2. L.A. Unified is promoting a hotline that employees can use to report harassment.

In California:

  1. California colleges and universities do better than their peers at protecting free speech — but some still have work to do, a new report finds.
  2. How professional sports teams in the state are getting involved in math and science education.
  3. A school district in Northern California is fighting chronic absenteeism with incentives for students.

Nationwide:

  1. Some University of Baltimore students turned their backs on Betsy DeVos when she spoke at their commencement Monday.
  2. The tax bill no longer includes a measure that would have increased taxes for graduate students, but they may not be out of the woods.
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(Maria Alejandra Cardona / Los Angeles Times)

Female politicians are used to finding themselves in rooms full of men.

But on Friday, two of the nation’s most prominent political women got the chance to address 10,000 girls.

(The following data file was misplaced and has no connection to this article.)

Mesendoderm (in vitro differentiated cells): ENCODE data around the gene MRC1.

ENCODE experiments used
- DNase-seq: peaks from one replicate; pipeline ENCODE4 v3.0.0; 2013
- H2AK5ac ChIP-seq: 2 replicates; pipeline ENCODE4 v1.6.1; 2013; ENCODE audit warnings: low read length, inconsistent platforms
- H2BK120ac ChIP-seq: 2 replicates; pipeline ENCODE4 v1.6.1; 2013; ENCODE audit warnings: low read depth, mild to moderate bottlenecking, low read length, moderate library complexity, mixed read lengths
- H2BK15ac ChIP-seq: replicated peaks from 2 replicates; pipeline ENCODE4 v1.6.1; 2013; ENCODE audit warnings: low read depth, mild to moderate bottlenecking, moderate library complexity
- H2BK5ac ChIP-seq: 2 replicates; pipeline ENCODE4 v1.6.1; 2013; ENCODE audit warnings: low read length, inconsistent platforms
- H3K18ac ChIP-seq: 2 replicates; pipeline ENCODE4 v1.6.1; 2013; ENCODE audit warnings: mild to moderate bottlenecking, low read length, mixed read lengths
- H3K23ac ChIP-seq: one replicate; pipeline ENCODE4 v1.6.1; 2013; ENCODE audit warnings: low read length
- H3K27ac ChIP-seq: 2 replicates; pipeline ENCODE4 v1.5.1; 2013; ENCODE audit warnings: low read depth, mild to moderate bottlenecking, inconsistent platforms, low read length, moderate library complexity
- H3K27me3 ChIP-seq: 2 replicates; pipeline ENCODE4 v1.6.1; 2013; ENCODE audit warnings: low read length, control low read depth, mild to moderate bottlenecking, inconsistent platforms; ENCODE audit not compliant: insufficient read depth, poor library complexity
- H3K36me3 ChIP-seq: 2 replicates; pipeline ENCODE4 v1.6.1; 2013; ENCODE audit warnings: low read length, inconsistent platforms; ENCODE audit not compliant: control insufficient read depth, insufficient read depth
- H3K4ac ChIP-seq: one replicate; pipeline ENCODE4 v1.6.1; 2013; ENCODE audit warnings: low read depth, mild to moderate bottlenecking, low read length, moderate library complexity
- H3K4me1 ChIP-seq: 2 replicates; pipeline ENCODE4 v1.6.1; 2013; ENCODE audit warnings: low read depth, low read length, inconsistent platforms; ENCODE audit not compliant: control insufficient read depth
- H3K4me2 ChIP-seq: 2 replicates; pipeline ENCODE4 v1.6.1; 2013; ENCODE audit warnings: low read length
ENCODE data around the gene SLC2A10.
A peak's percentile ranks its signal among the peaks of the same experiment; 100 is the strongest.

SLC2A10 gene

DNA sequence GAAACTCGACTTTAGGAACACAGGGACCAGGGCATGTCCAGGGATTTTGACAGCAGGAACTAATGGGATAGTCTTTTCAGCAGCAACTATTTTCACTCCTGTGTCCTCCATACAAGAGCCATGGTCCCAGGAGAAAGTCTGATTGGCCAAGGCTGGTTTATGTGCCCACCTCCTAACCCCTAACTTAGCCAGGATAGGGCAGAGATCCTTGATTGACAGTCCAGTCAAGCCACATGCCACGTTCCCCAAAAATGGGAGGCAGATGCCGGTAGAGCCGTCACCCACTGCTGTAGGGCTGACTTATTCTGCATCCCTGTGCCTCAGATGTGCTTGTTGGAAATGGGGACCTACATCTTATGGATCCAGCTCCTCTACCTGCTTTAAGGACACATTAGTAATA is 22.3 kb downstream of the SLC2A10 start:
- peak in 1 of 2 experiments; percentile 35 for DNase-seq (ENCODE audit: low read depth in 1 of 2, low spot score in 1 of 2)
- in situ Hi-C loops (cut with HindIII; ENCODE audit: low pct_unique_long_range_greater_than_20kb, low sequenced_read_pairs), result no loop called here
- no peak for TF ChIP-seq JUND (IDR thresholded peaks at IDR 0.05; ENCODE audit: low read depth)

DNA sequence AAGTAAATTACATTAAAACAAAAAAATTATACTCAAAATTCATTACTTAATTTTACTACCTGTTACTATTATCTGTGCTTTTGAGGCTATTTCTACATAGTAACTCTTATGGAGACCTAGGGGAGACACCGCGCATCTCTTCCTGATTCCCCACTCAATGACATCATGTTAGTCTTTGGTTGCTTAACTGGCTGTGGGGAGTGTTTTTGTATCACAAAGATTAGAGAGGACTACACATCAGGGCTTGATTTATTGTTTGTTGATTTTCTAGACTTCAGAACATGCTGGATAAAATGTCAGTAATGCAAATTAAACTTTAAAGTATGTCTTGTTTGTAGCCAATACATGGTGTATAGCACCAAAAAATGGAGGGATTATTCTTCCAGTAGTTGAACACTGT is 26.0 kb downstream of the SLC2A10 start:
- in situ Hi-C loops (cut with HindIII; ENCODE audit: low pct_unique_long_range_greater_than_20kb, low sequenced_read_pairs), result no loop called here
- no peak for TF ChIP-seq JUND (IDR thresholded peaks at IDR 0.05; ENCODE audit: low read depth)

Hillary Clinton and Sen. Kamala Harris (D-Calif.) shared their experiences and offered advice to the young women in middle and high school at the annual Girls Build L.A. leadership summit in downtown Los Angeles.

Kamala Harris
Kamala Harris (Jae C. Hong / Associated Press)

In and around Los Angeles:

  1. Some parents are suing to halt construction of a large apartment development next door to Palms Elementary School.
  2. Hillary Clinton and Kamala Harris offered advice to 10,000 local teenage girls Friday.
  3. A high school student who was drawn into a sexual relationship with her teacher won a $2.8-million judgment against the Hacienda La Puente Unified School District.

In California:

  1. A conservative UC Berkeley student has made it her mission to foster civilized political discourse.
  2. A new report looks at ways California’s public colleges and universities can better manage the high costs of pressing renovation and construction needs.

Nationwide:

  1. A look at the Kindness Curriculum, which aims to help preschoolers become more aware of their emotions.
  2. Washington, D.C.’s board of education may investigate graduation standards.